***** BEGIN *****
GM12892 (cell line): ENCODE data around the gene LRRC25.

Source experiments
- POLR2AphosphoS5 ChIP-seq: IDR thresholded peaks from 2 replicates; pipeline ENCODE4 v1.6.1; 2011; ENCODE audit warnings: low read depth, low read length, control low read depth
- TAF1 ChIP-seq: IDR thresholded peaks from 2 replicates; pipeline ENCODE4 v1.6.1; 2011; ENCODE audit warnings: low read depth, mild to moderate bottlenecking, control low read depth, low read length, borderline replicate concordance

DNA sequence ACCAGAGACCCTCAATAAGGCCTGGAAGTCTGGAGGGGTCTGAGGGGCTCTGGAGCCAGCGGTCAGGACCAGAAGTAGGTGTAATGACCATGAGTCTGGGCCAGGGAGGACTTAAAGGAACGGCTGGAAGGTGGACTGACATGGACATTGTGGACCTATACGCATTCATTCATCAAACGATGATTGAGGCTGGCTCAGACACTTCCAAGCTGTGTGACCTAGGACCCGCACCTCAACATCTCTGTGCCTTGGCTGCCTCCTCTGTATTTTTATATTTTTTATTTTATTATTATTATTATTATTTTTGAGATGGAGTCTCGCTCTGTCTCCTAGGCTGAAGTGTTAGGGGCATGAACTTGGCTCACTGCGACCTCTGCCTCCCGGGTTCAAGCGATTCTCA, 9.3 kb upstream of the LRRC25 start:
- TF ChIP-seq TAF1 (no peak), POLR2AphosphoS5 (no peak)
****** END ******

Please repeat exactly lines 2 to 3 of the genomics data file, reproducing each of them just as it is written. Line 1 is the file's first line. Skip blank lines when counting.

Source experiments
- POLR2AphosphoS5 ChIP-seq: IDR thresholded peaks from 2 replicates; pipeline ENCODE4 v1.6.1; 2011; ENCODE audit warnings: low read depth, low read length, control low read depth